Well done! That was a long one. Take a breather. That’s one of the toughest concepts in programming to wrap your mind around. Believe it or not, when you use strings, lists, dictionaries, etc., they all are made from classes. From here, you should take some time and study object oriented programming and attempt to apply it in Python.

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  • Stewart, Suzy. "Classes". After Hours Programming. Accessed on July 4, 2024. https://www.afterhoursprogramming.com/tutorial/python/classes/.

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18 thoughts on “Classes”

  1. From the first topic to here, it was a really, really nice tutorial on python. I feel really attracted to the language already thanks to your tutorial. The way you explained everything was really clear and fun. Just wanted to thank you for this beautiful piece of work. Have a good day…

  2. @Antony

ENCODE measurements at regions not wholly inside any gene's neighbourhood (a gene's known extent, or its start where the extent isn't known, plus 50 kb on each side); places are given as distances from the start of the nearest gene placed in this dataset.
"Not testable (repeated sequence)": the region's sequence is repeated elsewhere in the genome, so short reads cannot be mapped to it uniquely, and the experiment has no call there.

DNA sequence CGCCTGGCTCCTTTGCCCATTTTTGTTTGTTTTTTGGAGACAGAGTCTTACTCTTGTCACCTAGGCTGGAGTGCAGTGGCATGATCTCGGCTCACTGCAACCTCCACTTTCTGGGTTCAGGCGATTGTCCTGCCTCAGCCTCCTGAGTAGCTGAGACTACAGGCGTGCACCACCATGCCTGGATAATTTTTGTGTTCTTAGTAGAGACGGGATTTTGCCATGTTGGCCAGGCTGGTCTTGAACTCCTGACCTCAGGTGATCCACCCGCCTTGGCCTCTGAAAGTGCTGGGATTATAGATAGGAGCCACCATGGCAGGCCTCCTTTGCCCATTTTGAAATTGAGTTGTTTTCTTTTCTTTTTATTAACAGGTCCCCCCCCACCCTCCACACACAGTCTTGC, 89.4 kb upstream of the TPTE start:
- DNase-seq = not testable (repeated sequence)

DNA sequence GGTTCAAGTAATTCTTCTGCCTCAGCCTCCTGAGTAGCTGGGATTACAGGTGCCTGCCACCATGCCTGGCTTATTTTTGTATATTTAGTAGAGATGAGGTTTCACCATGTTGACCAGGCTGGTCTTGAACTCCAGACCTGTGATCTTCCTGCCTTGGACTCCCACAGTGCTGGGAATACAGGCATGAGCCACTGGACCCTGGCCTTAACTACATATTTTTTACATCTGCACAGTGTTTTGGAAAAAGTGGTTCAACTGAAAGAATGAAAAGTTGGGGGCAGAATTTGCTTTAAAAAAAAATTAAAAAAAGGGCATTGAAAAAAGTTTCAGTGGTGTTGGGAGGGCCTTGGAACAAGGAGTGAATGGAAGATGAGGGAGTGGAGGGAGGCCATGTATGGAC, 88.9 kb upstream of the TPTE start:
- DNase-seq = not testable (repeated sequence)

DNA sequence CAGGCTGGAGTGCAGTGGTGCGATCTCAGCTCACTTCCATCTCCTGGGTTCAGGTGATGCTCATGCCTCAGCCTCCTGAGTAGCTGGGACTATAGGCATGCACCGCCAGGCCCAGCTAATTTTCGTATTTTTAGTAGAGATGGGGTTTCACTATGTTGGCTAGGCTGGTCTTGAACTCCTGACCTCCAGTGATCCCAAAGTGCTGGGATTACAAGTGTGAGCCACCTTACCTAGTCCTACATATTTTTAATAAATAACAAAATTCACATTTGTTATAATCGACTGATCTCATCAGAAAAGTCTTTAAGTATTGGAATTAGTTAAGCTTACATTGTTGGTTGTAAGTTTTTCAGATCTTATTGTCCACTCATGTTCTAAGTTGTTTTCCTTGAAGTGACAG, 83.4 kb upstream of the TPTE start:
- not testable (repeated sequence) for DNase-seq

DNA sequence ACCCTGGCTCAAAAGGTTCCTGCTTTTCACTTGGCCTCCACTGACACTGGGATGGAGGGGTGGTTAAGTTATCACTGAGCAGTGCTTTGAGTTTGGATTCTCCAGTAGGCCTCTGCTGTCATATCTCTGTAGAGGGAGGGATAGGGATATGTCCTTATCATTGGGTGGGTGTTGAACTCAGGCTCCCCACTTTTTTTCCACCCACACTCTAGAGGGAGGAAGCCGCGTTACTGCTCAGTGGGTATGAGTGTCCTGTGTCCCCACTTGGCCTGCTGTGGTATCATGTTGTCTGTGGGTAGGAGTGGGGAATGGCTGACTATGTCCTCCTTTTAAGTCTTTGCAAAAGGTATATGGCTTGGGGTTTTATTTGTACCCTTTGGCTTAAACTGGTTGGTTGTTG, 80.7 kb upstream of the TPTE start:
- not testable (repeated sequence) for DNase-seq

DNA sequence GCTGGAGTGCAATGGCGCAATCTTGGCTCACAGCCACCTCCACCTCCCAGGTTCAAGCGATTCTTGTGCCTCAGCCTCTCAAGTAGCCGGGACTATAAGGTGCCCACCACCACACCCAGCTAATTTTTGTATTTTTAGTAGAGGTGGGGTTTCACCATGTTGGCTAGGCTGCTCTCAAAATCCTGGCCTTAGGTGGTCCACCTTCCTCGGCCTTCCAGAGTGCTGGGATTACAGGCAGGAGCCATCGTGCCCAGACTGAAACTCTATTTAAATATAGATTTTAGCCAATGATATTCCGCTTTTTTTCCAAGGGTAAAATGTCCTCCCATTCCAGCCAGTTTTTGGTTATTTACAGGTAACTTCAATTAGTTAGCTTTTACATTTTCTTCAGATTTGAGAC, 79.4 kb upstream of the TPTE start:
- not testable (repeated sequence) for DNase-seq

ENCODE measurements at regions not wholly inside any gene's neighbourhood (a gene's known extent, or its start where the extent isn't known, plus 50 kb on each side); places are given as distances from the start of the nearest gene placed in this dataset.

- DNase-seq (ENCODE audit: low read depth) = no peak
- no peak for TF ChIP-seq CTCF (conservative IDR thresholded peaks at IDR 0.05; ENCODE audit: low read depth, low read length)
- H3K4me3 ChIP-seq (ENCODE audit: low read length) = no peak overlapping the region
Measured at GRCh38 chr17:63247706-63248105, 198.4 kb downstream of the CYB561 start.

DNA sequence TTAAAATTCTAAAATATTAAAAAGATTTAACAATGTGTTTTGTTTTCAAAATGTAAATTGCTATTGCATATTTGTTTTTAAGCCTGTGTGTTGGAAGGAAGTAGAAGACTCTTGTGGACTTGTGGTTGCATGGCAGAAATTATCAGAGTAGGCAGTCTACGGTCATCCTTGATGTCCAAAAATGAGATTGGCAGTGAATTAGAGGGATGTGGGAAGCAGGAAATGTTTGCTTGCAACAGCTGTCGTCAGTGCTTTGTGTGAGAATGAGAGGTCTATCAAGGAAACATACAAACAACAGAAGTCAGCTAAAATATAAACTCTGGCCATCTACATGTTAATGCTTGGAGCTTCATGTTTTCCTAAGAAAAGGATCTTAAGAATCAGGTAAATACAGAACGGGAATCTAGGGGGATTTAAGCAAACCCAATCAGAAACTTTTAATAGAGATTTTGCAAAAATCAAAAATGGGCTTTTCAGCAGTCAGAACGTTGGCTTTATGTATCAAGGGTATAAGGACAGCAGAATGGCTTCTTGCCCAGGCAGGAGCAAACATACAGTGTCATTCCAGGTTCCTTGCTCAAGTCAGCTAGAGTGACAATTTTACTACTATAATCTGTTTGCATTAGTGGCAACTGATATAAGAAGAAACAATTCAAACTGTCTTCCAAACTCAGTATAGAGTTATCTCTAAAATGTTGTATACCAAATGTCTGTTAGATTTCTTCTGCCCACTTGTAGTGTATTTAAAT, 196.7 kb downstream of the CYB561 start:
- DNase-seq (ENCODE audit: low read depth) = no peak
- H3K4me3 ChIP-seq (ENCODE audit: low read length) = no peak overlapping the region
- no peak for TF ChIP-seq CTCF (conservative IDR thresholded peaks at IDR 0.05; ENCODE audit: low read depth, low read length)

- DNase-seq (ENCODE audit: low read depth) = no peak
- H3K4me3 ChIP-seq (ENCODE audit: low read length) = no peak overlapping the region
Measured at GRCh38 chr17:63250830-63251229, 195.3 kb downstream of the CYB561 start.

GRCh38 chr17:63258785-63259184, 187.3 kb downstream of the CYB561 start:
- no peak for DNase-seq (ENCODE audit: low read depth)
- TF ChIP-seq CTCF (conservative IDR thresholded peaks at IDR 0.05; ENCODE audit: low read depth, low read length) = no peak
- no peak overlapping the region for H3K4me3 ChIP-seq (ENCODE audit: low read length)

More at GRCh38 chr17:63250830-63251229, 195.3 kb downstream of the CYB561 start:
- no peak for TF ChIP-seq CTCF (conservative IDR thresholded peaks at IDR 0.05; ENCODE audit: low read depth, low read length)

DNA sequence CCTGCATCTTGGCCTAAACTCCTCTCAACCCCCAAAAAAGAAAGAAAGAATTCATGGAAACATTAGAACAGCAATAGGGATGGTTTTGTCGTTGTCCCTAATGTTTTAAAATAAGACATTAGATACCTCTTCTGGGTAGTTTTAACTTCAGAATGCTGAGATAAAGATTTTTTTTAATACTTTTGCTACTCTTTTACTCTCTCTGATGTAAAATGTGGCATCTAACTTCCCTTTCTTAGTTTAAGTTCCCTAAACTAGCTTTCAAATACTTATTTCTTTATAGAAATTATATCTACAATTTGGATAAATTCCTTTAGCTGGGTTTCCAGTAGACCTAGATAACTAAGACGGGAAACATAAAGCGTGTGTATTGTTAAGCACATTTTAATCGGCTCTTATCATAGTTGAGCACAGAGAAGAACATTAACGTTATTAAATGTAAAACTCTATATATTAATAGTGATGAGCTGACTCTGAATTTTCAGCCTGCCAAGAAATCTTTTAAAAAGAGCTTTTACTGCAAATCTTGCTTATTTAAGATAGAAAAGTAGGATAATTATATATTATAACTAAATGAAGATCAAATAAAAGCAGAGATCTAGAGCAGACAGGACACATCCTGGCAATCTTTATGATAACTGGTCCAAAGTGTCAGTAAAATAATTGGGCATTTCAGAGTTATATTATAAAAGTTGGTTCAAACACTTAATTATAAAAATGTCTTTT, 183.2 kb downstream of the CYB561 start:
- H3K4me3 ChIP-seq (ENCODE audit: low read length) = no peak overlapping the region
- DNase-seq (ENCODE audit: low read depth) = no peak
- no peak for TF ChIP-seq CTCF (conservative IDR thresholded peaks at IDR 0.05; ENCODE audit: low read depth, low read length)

Here is how I worked through this tutorial, and finally got it to work exactly like the examples:

    First I created the first example in IDLE as follows:

    class Calculator(object):
    def __init__(self):
    self.current = 0
    def add(self, amount):
    self.current += amount
    def getCurrent(self):
    return self.current

    ****note on the second line there needs to be a space after def and no space before (self)****

    From there I transferred it into the notepad app and saved it as ClassOne.py in my python directory.

    Then in IDLE, I was able to write this:

    >>> from ClassOne import*
    >>> myBuddy = Calculator()
    >>> myBuddy.add(2)
    >>> print(myBuddy.getCurrent())

    Took several tries, and I almost gave up to work on another area of Python, but finally figured it out. Keep at it!